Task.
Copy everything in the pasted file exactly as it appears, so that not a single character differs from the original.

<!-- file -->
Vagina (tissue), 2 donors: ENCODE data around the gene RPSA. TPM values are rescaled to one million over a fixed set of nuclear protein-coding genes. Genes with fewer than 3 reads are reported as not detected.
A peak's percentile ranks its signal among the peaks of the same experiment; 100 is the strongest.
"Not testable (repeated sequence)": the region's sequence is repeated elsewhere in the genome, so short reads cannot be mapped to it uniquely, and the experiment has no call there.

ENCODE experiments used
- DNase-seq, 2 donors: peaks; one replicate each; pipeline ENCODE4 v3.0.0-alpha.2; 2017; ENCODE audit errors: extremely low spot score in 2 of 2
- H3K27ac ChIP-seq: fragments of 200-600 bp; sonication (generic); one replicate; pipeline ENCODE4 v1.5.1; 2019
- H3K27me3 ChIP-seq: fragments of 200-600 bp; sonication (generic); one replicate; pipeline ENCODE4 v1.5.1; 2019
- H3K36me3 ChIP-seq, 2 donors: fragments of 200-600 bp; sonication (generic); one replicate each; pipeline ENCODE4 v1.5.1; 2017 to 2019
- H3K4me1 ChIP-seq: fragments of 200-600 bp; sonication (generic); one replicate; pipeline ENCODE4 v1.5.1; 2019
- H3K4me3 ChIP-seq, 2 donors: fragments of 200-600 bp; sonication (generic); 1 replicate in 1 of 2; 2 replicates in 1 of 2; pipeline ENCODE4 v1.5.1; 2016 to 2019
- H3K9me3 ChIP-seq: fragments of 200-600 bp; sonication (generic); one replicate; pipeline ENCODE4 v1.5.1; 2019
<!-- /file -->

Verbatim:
Vagina (tissue), 2 donors: ENCODE data around the gene RPSA. TPM values are rescaled to one million over a fixed set of nuclear protein-coding genes. Genes with fewer than 3 reads are reported as not detected.
A peak's percentile ranks its signal among the peaks of the same experiment; 100 is the strongest.
"Not testable (repeated sequence)": the region's sequence is repeated elsewhere in the genome, so short reads cannot be mapped to it uniquely, and the experiment has no call there.

ENCODE experiments used
- DNase-seq, 2 donors: peaks; one replicate each; pipeline ENCODE4 v3.0.0-alpha.2; 2017; ENCODE audit errors: extremely low spot score in 2 of 2
- H3K27ac ChIP-seq: fragments of 200-600 bp; sonication (generic); one replicate; pipeline ENCODE4 v1.5.1; 2019
- H3K27me3 ChIP-seq: fragments of 200-600 bp; sonication (generic); one replicate; pipeline ENCODE4 v1.5.1; 2019
- H3K36me3 ChIP-seq, 2 donors: fragments of 200-600 bp; sonication (generic); one replicate each; pipeline ENCODE4 v1.5.1; 2017 to 2019
- H3K4me1 ChIP-seq: fragments of 200-600 bp; sonication (generic); one replicate; pipeline ENCODE4 v1.5.1; 2019
- H3K4me3 ChIP-seq, 2 donors: fragments of 200-600 bp; sonication (generic); 1 replicate in 1 of 2; 2 replicates in 1 of 2; pipeline ENCODE4 v1.5.1; 2016 to 2019
- H3K9me3 ChIP-seq: fragments of 200-600 bp; sonication (generic); one replicate; pipeline ENCODE4 v1.5.1; 2019